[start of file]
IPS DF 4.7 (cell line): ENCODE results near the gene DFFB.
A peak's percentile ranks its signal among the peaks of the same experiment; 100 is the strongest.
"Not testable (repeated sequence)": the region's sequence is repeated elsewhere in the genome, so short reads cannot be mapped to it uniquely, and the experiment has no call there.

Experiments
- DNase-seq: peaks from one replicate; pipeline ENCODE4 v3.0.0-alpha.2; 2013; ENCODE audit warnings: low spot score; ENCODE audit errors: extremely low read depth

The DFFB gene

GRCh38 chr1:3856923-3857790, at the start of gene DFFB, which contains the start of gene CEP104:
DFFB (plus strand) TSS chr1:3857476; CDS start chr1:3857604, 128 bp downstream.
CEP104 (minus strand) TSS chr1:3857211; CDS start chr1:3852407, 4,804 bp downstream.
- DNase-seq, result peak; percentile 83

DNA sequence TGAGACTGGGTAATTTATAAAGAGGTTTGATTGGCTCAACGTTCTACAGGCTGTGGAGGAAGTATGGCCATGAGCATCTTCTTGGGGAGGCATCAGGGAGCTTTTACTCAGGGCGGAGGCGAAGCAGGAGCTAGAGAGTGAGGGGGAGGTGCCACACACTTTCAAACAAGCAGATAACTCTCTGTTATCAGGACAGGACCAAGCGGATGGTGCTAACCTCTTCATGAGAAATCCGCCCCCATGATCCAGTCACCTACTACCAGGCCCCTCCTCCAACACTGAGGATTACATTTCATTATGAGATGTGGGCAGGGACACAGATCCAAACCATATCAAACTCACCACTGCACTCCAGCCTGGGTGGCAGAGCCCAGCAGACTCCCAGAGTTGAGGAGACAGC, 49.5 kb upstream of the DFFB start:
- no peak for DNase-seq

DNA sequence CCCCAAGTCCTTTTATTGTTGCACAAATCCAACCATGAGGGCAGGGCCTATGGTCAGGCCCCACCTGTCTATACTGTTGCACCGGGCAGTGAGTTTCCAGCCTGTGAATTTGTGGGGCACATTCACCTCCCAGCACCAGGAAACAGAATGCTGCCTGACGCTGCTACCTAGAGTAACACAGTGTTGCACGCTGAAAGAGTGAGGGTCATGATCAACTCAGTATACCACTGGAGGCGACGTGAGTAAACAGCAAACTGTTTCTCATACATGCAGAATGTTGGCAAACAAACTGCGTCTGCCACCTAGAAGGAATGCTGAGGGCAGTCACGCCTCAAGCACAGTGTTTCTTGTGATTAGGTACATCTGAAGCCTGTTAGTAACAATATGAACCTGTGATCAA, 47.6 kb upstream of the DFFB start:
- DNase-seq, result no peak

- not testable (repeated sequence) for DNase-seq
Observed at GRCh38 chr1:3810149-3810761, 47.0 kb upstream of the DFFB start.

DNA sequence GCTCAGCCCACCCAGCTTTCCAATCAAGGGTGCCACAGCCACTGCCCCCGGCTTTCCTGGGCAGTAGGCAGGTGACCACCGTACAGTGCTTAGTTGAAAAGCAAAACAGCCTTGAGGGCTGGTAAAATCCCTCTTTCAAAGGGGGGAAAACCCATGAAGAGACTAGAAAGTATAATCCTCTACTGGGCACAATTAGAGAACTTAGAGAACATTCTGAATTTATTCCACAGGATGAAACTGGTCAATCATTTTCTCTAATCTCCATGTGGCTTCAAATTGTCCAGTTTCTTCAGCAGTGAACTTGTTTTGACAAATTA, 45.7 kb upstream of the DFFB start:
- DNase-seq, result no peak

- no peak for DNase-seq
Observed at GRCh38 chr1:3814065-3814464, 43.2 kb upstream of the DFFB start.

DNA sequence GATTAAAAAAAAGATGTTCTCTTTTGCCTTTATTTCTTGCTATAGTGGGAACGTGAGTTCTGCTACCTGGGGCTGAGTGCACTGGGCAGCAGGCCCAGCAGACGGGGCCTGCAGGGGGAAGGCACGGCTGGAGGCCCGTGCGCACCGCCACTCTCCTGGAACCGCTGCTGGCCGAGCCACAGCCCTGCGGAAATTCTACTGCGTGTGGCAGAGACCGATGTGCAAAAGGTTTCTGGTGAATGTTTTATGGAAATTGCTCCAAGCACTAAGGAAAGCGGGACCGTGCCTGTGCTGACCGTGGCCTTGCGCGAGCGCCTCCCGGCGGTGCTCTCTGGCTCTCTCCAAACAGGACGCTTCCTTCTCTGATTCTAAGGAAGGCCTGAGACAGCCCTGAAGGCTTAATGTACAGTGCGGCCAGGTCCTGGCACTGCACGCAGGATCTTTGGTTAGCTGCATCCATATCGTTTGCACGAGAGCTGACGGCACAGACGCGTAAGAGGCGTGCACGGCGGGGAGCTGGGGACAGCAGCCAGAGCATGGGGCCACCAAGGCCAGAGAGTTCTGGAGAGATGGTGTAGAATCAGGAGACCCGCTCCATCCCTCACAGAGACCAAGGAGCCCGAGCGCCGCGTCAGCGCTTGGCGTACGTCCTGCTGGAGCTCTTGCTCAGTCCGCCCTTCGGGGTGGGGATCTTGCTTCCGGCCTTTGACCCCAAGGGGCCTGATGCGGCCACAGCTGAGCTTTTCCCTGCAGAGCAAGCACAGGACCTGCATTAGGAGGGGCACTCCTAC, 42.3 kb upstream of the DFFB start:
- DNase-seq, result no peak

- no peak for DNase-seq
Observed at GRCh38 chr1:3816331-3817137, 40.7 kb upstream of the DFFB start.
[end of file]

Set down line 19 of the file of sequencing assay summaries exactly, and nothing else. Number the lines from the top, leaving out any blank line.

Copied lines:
- no peak for DNase-seq